She has most of her marbles at age 102, she said, but “every now and then a few fall out of the bag,” so she isn’t sure if her mother completely comprehends the significance of the honor of receiving the key to the city, but she does appreciate it.

Nashua Mayor Jim Donchess had also planned to visit her on Saturday, but had to cancel because he recently tested positive for COVID-19.

Gerri Schappals was born in Worcester as Mildred Lyons on Jan. 18, 1918. The family lived at 12 Bancroft St., off Chandler Street near Park Avenue, in a home that has since been torn down.

In November of 1918, when World War I came to a close, she came down with the flu. So did her mother, Nora, and her teenage brother, Joseph, although his case was far less severe. Gerri was so sick she couldn’t move so her caretakers didn’t bother to pin her diaper after they changed it.

Young Mildred Geraldine Schappals in 1921.

“Her mother and she were basically given up for dead,” Julia said, “and the doctor said, ‘They’re not going to live.’”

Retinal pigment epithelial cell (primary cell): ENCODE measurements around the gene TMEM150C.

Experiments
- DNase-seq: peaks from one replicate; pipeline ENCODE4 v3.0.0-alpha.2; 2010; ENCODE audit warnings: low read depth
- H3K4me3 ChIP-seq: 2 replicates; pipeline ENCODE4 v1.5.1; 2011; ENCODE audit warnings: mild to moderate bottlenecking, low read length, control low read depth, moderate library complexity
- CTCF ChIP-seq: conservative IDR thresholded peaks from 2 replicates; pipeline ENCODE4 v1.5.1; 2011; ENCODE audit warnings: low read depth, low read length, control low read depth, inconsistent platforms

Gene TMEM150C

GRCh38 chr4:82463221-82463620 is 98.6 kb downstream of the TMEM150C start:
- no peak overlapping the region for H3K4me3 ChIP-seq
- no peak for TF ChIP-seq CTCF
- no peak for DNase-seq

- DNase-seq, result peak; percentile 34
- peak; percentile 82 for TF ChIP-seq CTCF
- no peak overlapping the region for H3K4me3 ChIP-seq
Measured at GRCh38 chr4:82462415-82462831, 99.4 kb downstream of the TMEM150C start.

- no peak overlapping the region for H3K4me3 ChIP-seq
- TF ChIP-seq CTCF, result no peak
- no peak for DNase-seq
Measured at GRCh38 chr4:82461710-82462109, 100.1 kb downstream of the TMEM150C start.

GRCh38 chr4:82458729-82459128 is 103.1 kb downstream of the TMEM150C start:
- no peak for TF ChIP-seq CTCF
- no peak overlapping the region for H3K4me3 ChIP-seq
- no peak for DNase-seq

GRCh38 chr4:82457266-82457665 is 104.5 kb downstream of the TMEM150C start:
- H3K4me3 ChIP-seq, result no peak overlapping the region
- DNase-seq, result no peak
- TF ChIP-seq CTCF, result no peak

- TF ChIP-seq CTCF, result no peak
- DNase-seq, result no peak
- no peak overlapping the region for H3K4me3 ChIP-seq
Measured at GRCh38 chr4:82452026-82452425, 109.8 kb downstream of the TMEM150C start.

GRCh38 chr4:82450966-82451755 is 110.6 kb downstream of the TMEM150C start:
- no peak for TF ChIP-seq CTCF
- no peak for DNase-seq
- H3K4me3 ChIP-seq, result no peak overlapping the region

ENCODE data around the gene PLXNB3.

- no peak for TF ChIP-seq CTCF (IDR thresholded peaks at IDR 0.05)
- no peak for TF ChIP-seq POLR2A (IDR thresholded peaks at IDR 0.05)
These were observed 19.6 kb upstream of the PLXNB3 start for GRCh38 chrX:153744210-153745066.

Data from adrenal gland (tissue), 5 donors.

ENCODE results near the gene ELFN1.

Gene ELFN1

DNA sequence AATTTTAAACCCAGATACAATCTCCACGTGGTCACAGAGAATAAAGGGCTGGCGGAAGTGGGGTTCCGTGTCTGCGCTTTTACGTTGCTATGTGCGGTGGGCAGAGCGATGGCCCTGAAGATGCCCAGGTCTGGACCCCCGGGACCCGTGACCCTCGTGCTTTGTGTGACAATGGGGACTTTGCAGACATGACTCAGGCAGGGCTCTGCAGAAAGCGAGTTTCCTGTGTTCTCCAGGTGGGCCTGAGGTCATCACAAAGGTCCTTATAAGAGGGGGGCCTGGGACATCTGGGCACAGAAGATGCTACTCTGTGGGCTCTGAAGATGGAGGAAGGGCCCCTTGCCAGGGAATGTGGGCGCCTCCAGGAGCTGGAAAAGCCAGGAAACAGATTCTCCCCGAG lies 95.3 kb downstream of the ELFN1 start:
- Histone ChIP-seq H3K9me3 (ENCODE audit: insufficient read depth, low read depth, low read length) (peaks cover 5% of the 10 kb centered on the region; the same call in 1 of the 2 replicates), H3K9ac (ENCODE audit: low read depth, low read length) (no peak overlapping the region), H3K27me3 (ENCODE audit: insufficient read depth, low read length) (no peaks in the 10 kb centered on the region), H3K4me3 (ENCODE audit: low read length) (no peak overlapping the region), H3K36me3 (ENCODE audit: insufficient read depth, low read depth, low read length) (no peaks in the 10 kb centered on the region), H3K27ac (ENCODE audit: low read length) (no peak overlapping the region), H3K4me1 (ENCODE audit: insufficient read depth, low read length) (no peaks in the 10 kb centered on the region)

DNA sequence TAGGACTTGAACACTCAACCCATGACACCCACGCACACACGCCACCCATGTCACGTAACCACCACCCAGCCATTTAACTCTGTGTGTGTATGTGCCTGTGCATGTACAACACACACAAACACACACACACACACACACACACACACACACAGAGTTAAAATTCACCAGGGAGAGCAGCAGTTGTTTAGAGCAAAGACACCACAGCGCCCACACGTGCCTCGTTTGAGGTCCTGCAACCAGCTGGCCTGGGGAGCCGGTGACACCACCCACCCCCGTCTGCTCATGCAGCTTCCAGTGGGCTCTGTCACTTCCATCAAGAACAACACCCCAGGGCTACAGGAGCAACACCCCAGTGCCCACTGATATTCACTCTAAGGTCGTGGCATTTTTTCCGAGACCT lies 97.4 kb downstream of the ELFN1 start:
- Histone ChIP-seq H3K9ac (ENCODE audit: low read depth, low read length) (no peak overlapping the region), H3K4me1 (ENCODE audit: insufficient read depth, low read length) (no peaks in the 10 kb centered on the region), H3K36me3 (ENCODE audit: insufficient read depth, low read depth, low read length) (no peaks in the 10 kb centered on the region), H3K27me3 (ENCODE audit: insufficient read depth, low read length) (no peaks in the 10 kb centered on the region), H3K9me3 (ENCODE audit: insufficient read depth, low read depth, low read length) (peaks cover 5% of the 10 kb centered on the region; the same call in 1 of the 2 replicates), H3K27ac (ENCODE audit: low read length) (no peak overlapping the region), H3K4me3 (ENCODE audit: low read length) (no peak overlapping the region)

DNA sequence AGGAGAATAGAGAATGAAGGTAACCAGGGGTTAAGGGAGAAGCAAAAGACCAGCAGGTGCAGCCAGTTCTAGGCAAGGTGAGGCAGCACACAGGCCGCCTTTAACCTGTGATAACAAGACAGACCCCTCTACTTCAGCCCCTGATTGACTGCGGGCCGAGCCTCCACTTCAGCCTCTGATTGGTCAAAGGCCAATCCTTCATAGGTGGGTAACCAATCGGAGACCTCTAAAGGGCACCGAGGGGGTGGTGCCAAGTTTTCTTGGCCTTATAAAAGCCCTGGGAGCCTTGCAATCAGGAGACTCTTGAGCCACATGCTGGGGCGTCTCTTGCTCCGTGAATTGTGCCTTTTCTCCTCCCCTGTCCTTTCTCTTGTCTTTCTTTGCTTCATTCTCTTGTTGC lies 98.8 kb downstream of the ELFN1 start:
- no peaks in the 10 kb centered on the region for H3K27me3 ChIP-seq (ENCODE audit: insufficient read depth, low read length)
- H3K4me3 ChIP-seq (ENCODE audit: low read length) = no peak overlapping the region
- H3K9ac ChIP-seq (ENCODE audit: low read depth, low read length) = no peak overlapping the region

The flu killed 675,000 Americans, but all three of the stricken Lyons family members somehow survived.

“When the doctor came back,” Julia said, “he actually started crying and said, ‘We licked it, we licked it.’ Those were his exact words.”

Last May, Gerri ran a low fever for a few days, but the fever spiked and she was taken to the hospital where she was tested for COVID-19. By the time the COVID-19 test came back positive, she felt better.

“The story goes,” Julia said, “that she came back into the (assisted living) facility and said, ‘I feel great. When’s lunch?’ And she’s felt fine ever since then.”

Gerri Schappals fought off breast cancer in the late 1980s and colon cancer in the mid-1990s, but her daughter doesn’t remember her ever having a cold or the flu. Julia Schappals said her mother believes surviving her bout with the Spanish flu fortified her immune system.

“Maybe she’s right,” Julia said. “Maybe whoever this master of death is has forgot about her.”

Gerri credits her love of wine in part for her long life. She’s often said, “Jesus did not change water into wine at Cana so we could look at it.”